A hybrid working model with a mix of remote and in-office time is the most productive way of working for employees going forward, according to a new study.

A poll of more than 2,500 workers conducted by recruiting firm Hays found the majority of Australians want remote working to stay in some capacity in a post-COVID world.

Many Australian businesses were forced to quickly adopt remote working and digital solutions after the onset of the COVID-19 pandemic.

While Australia is slowly emerging from this and companies are cautiously returning to the office, some element of remote working is here to stay.

More than 60 per cent of workers surveyed said that a hybrid working model, with some time spent in the office and some working from home, is most productive going forward.

Hays Australia and New Zealand managing director Nick Deligiannis said this year has proven to many companies big and small that remote working is possible.

“Social distancing measures have certainly proven that a large percentage of the workforce can work productively and successfully from home,” Deligiannis said.

“For many employees, overall performance, job satisfaction and work-life balance even increase as less time was spent commuting or dealing with the distractions of office working.

“But at the same time, there are a number of employees who want to bring staff back into the one central office for the cultural and collaboration benefits that face-to-face working offers.”

A hybrid working model takes both of these major factors into account, Deligiannis said.

“Given this, a longer-term shift towards a hybrid working model could be the ideal middle ground that allows employees to work flexibly on certain days of the week, then come together with colleagues in a central workplace with others,” he said.

“This would allow people to balance office life and remote working in a mix that works best for them and their employer, while offering the organisation the staff attraction and retention benefits that come from a flexible and digital employment model.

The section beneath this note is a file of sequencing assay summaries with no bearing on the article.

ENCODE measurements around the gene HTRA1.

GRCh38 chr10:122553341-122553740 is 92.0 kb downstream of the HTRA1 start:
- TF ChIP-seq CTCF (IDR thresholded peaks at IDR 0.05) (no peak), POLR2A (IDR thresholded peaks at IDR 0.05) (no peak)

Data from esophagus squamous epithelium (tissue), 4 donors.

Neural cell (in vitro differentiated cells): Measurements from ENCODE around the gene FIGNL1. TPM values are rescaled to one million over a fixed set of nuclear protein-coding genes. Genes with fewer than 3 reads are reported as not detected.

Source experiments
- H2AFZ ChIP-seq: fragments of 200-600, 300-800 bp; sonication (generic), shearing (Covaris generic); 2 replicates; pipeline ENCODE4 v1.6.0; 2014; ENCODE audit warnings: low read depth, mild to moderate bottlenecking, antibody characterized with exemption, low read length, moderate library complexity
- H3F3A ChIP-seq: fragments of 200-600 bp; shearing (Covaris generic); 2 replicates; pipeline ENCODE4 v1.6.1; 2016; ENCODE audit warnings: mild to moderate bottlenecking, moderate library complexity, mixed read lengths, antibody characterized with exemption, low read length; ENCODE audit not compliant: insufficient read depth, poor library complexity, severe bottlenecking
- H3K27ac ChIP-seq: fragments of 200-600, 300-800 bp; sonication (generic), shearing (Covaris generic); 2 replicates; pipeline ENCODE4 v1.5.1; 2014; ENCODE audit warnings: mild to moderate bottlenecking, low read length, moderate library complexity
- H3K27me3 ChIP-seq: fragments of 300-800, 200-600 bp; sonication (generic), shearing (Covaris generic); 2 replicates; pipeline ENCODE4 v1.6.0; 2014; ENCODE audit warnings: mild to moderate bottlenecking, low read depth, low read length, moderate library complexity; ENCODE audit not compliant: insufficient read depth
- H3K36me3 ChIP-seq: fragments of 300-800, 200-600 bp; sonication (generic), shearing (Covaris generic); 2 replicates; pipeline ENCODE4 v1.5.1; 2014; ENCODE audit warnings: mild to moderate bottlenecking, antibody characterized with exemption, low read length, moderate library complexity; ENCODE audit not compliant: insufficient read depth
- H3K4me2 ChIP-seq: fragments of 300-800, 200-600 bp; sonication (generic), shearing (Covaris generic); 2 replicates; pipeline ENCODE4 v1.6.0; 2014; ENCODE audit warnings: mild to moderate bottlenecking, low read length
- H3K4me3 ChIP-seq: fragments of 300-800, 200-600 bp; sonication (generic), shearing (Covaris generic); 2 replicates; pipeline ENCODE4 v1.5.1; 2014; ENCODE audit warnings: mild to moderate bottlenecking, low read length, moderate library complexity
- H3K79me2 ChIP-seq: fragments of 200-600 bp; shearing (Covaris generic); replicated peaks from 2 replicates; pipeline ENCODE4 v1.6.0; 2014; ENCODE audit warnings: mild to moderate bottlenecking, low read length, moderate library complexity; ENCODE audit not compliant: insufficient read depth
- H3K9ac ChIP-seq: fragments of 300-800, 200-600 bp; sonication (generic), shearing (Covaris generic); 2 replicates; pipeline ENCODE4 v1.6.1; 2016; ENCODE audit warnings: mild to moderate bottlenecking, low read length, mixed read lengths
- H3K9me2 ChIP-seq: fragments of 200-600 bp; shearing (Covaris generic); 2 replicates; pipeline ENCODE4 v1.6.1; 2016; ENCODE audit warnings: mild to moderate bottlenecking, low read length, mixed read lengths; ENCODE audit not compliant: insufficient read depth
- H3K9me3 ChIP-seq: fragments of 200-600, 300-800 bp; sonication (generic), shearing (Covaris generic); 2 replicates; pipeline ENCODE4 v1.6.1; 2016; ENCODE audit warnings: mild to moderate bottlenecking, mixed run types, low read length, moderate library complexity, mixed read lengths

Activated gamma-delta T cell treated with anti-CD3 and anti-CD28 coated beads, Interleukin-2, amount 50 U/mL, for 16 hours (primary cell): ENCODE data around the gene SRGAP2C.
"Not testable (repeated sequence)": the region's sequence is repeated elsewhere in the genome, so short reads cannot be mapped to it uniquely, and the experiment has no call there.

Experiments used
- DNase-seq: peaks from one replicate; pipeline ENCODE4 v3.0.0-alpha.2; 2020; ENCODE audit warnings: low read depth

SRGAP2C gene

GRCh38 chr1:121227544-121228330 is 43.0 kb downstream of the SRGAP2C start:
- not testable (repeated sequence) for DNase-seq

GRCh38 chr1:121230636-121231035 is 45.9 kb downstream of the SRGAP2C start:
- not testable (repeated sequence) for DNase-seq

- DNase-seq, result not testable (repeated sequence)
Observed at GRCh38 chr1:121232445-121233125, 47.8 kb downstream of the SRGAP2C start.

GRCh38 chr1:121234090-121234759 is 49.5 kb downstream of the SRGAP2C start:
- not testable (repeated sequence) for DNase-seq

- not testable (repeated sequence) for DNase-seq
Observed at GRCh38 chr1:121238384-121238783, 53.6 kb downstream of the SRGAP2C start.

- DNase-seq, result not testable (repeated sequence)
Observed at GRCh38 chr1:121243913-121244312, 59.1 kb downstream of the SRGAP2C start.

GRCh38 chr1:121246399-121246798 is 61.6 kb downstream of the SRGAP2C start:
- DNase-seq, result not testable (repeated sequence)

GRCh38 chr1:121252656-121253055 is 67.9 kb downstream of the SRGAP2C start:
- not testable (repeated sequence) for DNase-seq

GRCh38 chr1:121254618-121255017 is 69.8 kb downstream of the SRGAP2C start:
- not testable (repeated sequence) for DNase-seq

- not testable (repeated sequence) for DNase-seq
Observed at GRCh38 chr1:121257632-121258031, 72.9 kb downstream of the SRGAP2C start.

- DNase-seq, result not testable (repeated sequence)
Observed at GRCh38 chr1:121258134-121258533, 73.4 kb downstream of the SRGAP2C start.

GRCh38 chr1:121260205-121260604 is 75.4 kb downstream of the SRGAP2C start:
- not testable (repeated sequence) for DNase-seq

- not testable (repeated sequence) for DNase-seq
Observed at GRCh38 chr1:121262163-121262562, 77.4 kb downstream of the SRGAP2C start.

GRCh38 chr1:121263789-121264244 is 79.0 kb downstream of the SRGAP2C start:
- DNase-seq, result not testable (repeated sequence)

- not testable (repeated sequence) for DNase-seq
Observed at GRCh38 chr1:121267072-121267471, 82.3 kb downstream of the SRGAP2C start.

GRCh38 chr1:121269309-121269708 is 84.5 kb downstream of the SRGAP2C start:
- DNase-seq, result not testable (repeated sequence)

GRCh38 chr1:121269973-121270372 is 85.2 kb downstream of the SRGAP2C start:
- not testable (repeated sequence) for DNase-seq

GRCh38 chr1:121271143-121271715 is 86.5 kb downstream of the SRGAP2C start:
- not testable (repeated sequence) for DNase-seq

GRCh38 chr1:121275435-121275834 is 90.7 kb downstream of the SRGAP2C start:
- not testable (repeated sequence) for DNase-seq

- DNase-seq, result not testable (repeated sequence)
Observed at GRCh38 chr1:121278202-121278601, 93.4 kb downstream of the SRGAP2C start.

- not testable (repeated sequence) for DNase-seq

“Already, as employers begin to encourage staff back to the office, they are reimagining their flexible working policies to accommodate a hybrid working model longer-term.

“Such employers are intentionally looking to the future and how they and their staff can benefit most effectively from this new way of working.”

The poll found that only 21 per cent of those surveyed said that having just a central office is best for their productivity, with 18 per cent saying that remote working full-time is most conducive to productivity.

It comes after another study conducted by Hays last month found that more than half of Australian workers surveyed were not yet ready to head back into the office due to COVID-19 concerns.

The report also revealed that more than 70 per cent of respondents in Western Australia had already returned to the office or were planning to in the next three months, while only just over 30 per cent in Victoria had done so.

A number of large tech companies have already announced plans to continue remote working in some capacity permanently.

In August, software company Atlassian announced it would no longer be requiring its employees to return to the office at all if they didn’t want to, while global giants such as Twitter, Square and Coinbase have done similar.

Dropbox has also said it will become a “virtual first” company, with all of its employees to mainly work remotely.